Too Special for Special Olympics? Group Bans Girl With Service Dog
Illinois girl with special needs, service dog banned from basketball games
Aug. 27, 2010— -- Jenny Youngwith is the girl next door; an all-American blonde teen from the heartland who loves her family, her dog and most of all playing basketball.
She is also developmentally disabled and suffers from a respiratory condition that requires her to breathe from an oxygen tank when involved in any activity more strenuous than sleeping.
That tank weighs just four pounds and is carried by a trained service dog named Simba. Simba, a yellow lab mix, goes everywhere with Jenny: to class, to church, the swimming pool, the baseball diamond, even performing alongside her at a ballet recital, and even on the basketball court. At least in the beginning.
"I like playing basketball," the 17-year-old high school senior told ABCNews.com. "I miss having the chance to play with my friends."
For six years Jenny has played basketball at a club at Northern Illinois University, with Simba at her side and a five-foot tube connecting her to the oxygen tank Simba carries on his back in a harness. More recently she's played during gym class at her school, also with Simba, and without problem or objection.
"Simba is my best friend," Jenny said. "He lets me be more independent."
So, when her public high school outside Chicago announced last fall that the Illinois branch of the Special Olympics would establish basketball and track programs there, Jenny jumped at the chance to wear her school's uniform and play with her friends.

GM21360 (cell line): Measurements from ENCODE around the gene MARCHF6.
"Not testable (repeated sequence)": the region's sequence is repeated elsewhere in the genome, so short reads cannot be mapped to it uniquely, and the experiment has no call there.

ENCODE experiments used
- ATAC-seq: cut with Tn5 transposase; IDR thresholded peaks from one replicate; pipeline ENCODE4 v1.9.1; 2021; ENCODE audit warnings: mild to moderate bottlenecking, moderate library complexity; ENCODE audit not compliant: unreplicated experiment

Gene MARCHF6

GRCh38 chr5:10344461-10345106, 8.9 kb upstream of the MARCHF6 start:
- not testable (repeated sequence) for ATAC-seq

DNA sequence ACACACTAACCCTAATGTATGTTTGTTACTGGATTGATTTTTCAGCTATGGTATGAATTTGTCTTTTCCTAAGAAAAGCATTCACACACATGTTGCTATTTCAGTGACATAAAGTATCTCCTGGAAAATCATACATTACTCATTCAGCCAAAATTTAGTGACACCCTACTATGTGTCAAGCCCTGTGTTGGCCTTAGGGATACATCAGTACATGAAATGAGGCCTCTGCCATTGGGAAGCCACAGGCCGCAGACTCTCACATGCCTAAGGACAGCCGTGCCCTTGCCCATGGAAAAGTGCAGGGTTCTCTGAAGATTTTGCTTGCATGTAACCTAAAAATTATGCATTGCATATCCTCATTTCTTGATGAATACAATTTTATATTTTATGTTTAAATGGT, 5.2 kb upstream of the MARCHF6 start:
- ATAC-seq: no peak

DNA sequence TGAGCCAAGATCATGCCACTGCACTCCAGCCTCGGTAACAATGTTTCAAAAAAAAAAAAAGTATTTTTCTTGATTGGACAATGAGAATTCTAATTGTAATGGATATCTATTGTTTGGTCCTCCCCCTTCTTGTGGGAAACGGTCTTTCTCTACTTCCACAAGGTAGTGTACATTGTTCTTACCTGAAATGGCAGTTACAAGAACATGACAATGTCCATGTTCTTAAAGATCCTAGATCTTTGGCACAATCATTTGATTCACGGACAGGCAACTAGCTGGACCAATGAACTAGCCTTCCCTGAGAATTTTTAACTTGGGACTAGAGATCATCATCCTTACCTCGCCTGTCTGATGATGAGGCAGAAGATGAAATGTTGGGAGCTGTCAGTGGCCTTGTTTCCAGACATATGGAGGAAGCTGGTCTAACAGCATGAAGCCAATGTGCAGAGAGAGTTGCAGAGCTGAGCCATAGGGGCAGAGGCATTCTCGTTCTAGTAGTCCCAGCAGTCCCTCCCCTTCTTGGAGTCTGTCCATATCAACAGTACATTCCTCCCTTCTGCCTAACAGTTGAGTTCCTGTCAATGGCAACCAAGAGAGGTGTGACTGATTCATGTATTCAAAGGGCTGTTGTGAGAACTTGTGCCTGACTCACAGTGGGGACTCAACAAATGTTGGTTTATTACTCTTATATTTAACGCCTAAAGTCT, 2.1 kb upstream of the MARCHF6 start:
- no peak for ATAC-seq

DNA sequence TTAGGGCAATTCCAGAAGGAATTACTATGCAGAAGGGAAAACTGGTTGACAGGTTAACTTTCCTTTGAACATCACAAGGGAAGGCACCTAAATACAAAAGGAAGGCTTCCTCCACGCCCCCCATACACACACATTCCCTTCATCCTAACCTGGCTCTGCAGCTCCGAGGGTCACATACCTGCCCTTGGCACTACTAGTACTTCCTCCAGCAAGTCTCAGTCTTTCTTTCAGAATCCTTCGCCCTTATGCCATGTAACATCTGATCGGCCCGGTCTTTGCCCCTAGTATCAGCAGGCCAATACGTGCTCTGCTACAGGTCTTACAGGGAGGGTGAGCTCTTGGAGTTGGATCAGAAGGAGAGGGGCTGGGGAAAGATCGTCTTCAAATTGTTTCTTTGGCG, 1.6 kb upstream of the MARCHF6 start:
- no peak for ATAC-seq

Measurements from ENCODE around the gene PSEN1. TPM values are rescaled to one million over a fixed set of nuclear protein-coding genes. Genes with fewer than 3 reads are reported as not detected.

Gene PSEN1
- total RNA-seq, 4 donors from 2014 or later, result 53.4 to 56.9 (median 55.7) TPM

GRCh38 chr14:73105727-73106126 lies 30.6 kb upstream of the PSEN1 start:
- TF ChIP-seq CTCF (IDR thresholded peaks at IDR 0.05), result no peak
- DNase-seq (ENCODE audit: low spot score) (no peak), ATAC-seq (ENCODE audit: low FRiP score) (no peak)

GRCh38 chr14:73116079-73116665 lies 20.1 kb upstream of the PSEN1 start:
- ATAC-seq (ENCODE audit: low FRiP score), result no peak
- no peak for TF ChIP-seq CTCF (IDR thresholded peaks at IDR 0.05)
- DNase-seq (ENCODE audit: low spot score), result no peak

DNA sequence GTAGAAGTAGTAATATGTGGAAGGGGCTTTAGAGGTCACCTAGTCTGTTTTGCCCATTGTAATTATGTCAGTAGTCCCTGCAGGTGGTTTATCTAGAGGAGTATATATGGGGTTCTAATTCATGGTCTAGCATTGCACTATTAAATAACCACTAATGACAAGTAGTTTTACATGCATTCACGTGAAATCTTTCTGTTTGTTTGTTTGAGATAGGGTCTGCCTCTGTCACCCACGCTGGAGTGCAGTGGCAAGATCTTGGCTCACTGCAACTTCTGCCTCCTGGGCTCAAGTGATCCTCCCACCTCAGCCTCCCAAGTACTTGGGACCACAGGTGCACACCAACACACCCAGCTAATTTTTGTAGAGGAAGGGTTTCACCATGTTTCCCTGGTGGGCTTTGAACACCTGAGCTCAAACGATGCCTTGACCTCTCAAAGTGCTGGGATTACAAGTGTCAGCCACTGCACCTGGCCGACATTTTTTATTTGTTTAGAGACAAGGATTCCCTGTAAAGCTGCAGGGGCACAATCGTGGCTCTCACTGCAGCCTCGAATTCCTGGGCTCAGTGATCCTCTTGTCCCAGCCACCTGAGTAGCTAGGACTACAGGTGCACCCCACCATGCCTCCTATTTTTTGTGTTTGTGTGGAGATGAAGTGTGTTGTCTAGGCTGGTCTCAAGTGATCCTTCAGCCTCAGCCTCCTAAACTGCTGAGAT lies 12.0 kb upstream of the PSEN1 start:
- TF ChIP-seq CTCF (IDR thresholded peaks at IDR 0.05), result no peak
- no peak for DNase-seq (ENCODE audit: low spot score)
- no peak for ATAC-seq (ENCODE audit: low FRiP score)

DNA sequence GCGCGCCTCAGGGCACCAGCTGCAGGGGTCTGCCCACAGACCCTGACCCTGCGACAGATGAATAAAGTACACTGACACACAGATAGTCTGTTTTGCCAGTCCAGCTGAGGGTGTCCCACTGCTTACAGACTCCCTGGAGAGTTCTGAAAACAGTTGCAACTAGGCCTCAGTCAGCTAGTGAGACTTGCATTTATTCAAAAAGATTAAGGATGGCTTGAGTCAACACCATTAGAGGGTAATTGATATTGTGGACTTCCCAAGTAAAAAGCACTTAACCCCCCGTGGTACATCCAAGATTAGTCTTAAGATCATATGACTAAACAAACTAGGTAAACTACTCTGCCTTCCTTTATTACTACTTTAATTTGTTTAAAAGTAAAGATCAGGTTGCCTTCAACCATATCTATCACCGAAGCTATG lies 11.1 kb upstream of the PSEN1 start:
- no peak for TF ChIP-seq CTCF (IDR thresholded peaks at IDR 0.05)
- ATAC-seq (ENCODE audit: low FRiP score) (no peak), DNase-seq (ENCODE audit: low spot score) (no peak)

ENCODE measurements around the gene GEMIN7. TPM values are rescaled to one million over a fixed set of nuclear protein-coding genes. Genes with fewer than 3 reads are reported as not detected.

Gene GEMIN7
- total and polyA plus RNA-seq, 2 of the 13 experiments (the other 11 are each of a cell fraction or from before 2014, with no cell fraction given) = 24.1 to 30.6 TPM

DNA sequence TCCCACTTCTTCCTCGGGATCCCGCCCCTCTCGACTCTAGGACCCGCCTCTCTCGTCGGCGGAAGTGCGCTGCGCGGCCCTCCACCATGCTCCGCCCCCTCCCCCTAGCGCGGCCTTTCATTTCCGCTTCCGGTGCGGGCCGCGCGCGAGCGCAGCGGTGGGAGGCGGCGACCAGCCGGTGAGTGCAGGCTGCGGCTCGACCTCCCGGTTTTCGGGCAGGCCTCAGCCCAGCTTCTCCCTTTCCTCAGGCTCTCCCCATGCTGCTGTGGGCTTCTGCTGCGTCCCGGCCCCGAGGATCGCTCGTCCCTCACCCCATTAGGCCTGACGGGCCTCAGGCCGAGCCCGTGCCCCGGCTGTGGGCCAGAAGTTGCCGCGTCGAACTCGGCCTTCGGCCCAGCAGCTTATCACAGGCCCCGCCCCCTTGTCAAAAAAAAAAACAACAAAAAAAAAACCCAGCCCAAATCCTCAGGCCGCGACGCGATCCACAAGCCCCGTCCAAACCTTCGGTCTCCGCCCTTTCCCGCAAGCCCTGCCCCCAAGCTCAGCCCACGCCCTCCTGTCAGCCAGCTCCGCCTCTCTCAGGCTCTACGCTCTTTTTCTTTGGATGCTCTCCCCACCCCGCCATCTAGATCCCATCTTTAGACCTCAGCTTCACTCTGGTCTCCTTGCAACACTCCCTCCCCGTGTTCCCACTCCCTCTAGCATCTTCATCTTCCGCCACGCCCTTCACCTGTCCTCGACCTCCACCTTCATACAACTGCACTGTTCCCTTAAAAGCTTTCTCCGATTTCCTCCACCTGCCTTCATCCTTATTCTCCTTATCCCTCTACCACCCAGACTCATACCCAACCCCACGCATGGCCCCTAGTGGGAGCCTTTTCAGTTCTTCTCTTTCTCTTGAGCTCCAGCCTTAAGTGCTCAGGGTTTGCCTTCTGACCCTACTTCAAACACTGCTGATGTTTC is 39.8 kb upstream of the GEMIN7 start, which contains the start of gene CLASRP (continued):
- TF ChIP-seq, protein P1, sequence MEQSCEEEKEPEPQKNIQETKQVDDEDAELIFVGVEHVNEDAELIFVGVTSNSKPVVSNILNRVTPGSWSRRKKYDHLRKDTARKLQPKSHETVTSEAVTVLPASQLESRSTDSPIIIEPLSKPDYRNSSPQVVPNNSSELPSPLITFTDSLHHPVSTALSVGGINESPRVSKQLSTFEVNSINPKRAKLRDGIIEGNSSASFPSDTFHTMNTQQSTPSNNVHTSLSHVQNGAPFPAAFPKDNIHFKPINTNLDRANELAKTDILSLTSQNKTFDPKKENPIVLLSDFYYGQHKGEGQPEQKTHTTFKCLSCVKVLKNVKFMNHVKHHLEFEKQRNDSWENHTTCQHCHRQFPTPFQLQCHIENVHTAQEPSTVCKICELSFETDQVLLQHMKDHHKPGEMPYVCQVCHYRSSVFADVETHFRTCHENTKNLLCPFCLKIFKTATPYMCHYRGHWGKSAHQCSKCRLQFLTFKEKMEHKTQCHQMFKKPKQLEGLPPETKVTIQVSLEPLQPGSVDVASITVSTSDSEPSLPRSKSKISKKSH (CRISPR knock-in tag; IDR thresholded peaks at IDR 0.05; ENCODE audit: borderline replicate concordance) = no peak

But Special Olympics banned Jenny from playing, in essence saying she was too special for Special Olympics. That prompted her parents to file a federal discrimination suit, demanding to know why their daughter was being sidelined.
The problem arose when Jenny's school district entered an agreement with the Special Olympics, promising to abide by the organization's rules. That meant no court time for Jenny, though the organization won't say whether it's because of the oxyen, or Simba, or both.
"She's been playing with the same kids at the school for years. We don't know the reasons she is not allowed to play now," said Jenny's mother Janice Youngwith. "We provided them with letters from her doctor, coaches, and parents. We even offered to put her oxygen tanks in a backpack."
Banned from Special Olympics; But Why?
The Youngwiths say the don't know why Jenny is not allowed to play, and the Special Olympics isn't giving them a clear answer.
"While we cannot comment on the specific allegations made in the Youngwith lawsuit regarding the use of service animals and metal oxygen tanks by athletes during competitive sporting events, we hope the community will recognize Special Olympics Illinois must make decisions that take into account the safety and well-being of all athletes participating in its sporting events and practices," the group said in a statement.
According to its Web site, Special Olympics, an organization committed to inclusivity and providing athletic outlets for people with "intellectual disabilities," services 21,000 disabled athletes annually throughout Illinois.
Jenny has also been banned from participating in Special Olympics-sanctioned track events, even though her family said Simba runs alongside her in an empty lane. This summer she did participate in one Special Olympic event, winning a gold medal in the softball throw.
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